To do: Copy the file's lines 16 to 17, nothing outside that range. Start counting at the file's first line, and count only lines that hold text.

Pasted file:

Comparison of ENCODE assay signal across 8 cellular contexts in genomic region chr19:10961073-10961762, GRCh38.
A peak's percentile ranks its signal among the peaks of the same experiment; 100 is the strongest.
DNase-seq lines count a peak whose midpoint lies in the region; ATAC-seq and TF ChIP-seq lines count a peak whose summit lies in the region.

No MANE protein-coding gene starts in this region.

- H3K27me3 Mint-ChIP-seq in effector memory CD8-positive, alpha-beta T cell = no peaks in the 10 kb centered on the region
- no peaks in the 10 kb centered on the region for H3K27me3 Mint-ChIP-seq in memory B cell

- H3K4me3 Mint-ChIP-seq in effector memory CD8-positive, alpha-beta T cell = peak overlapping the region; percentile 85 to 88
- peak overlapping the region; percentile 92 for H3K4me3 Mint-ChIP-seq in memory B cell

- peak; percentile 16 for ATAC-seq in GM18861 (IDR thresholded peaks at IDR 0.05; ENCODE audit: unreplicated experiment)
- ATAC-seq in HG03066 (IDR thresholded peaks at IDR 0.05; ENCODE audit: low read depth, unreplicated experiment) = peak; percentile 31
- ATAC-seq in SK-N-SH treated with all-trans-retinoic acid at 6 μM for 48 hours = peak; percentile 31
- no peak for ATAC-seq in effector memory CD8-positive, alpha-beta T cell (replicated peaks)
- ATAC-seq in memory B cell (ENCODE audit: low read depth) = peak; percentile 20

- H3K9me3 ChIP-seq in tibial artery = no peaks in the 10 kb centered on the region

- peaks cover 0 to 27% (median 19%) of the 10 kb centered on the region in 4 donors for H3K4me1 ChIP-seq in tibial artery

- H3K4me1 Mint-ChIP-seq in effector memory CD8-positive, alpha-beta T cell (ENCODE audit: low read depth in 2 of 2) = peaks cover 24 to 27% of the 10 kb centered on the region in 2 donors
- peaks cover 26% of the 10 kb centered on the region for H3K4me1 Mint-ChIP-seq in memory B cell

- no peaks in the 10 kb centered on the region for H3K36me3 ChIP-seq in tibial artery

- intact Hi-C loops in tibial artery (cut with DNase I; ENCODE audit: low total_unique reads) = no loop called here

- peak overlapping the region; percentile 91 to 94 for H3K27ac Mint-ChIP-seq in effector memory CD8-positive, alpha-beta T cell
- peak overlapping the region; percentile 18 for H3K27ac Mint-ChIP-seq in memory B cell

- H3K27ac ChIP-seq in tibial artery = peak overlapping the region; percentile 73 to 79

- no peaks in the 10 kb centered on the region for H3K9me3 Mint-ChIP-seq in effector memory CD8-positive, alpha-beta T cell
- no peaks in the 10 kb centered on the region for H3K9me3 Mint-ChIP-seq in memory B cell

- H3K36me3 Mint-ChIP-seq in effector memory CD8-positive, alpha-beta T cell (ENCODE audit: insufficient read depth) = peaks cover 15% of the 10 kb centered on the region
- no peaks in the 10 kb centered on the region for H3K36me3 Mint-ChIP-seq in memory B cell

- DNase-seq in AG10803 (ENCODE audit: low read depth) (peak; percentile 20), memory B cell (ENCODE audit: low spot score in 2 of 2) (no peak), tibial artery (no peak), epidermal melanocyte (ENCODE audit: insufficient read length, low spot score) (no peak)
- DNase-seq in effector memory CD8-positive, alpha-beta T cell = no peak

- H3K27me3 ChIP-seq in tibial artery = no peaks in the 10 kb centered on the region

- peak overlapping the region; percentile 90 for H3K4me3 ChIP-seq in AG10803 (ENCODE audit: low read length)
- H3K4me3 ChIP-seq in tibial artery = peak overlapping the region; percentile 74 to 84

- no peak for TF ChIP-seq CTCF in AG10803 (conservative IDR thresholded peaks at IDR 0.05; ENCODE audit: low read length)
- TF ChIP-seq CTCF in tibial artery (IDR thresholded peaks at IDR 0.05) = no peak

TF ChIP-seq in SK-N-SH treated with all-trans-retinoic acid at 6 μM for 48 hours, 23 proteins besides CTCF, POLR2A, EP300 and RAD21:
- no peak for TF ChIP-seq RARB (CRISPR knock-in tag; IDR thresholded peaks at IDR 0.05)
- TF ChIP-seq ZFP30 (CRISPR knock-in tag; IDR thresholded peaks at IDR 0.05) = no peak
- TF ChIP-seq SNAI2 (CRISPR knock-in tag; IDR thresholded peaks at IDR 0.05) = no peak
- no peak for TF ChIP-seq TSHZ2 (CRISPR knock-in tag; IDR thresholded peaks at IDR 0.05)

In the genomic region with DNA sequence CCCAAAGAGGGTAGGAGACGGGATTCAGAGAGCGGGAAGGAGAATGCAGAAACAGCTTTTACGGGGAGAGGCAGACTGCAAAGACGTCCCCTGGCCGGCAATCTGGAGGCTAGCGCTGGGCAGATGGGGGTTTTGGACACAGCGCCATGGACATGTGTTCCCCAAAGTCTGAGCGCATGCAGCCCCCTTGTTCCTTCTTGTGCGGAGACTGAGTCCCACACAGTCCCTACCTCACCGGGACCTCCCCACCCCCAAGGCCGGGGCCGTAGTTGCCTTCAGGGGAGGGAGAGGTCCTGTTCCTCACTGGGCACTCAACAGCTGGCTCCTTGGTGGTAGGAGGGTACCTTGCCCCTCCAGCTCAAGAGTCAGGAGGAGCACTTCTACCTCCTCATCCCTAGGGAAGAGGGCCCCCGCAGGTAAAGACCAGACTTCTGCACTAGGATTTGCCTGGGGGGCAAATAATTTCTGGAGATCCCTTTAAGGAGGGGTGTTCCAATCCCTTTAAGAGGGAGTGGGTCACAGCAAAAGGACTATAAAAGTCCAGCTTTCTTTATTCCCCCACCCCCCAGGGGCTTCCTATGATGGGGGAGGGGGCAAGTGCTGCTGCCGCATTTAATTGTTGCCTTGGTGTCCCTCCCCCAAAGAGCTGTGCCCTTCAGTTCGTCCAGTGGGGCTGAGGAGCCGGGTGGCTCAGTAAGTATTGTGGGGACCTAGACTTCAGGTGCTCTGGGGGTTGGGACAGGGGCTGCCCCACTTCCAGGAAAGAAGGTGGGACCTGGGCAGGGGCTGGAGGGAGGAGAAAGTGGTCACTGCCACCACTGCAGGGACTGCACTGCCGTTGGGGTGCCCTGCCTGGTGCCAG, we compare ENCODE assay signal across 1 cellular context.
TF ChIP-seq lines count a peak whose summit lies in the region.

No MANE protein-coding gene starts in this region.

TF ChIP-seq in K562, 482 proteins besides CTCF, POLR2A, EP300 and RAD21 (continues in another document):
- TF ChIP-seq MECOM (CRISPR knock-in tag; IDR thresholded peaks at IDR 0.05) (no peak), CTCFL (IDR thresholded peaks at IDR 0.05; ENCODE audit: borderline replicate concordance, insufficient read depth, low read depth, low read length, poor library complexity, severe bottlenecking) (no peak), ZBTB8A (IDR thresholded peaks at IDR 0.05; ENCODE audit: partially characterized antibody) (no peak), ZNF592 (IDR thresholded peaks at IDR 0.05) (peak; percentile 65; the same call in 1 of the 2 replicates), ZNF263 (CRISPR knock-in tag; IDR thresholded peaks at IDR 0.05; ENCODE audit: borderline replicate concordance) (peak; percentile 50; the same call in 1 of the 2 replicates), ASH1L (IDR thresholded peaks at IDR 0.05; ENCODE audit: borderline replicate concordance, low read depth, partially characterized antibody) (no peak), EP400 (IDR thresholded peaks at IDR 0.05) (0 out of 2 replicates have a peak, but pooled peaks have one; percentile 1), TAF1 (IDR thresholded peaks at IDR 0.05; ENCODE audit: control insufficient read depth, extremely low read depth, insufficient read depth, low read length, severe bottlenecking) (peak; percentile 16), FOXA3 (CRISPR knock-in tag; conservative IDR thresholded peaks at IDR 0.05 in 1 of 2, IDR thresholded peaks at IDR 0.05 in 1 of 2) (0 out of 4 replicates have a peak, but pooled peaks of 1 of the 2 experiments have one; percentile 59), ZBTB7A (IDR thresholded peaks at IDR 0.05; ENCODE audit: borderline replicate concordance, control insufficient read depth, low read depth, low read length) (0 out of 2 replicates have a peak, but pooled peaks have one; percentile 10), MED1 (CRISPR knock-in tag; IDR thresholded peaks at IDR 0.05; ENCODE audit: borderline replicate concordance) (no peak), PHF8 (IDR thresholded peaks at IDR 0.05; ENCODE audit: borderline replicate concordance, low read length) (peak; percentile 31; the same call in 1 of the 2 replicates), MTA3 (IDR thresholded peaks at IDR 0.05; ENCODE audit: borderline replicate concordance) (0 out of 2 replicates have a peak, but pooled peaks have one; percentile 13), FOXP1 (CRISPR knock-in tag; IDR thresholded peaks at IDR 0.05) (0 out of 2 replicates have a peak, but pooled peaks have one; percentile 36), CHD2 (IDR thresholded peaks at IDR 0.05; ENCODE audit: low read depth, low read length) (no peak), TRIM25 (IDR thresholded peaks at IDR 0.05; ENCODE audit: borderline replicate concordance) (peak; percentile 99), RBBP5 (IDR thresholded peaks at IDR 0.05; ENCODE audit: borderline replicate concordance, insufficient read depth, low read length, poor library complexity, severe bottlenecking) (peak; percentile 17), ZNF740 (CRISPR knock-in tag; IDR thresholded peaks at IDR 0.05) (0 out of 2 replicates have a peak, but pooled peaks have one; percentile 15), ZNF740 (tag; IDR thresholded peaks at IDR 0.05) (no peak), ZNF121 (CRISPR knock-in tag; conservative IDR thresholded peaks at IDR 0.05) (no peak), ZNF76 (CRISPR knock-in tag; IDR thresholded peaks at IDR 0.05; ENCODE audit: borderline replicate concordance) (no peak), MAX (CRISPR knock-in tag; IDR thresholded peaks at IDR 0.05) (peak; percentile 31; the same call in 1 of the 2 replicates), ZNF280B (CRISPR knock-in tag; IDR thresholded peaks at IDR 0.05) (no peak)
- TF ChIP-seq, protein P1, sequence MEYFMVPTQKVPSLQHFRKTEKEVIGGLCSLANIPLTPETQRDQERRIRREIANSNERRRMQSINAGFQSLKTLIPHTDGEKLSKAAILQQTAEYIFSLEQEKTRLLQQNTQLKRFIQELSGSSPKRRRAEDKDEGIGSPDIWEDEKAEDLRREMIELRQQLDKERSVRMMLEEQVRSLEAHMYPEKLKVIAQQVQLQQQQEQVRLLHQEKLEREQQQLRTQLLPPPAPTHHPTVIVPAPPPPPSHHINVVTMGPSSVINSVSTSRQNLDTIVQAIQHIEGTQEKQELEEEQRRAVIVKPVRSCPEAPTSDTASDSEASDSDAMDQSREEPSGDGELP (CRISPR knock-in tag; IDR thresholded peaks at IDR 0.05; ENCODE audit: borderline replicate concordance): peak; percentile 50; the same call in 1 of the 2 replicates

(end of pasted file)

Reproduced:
- H3K4me1 Mint-ChIP-seq in effector memory CD8-positive, alpha-beta T cell (ENCODE audit: low read depth in 2 of 2) = peaks cover 24 to 27% of the 10 kb centered on the region in 2 donors
- peaks cover 26% of the 10 kb centered on the region for H3K4me1 Mint-ChIP-seq in memory B cell